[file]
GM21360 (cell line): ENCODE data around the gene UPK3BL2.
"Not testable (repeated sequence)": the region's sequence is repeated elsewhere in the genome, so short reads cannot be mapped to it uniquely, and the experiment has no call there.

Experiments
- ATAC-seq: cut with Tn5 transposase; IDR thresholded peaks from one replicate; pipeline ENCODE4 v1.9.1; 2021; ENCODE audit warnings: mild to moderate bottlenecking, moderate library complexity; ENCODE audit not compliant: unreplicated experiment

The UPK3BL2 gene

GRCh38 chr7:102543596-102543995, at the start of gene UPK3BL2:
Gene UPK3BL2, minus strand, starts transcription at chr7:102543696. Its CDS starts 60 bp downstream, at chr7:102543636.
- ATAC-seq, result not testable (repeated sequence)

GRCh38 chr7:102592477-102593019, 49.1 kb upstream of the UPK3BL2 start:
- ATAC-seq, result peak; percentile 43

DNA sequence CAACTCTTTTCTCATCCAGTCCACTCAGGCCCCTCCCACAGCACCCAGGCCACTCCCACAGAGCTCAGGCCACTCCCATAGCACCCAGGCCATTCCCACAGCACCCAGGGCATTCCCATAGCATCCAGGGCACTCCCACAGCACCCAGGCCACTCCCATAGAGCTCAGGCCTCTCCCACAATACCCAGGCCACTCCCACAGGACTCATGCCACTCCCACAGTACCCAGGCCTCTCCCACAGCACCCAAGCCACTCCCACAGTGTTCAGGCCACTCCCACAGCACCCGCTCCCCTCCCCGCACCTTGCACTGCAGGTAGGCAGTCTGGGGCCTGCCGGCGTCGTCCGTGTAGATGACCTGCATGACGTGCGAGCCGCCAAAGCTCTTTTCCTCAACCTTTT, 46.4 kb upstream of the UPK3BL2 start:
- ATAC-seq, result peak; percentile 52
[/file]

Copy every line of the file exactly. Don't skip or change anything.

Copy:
GM21360 (cell line): ENCODE data around the gene UPK3BL2.
"Not testable (repeated sequence)": the region's sequence is repeated elsewhere in the genome, so short reads cannot be mapped to it uniquely, and the experiment has no call there.

Experiments
- ATAC-seq: cut with Tn5 transposase; IDR thresholded peaks from one replicate; pipeline ENCODE4 v1.9.1; 2021; ENCODE audit warnings: mild to moderate bottlenecking, moderate library complexity; ENCODE audit not compliant: unreplicated experiment

The UPK3BL2 gene

GRCh38 chr7:102543596-102543995, at the start of gene UPK3BL2:
Gene UPK3BL2, minus strand, starts transcription at chr7:102543696. Its CDS starts 60 bp downstream, at chr7:102543636.
- ATAC-seq, result not testable (repeated sequence)

GRCh38 chr7:102592477-102593019, 49.1 kb upstream of the UPK3BL2 start:
- ATAC-seq, result peak; percentile 43

DNA sequence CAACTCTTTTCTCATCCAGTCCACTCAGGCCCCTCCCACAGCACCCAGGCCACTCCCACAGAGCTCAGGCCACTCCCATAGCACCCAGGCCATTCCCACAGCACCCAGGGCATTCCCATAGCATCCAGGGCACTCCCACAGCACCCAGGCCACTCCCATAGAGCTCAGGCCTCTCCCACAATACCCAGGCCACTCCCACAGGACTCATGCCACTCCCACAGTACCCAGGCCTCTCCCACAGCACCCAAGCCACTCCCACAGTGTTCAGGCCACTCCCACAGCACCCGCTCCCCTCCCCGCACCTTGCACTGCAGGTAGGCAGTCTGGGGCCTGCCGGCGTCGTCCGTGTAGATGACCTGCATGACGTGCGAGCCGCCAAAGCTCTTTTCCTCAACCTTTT, 46.4 kb upstream of the UPK3BL2 start:
- ATAC-seq, result peak; percentile 52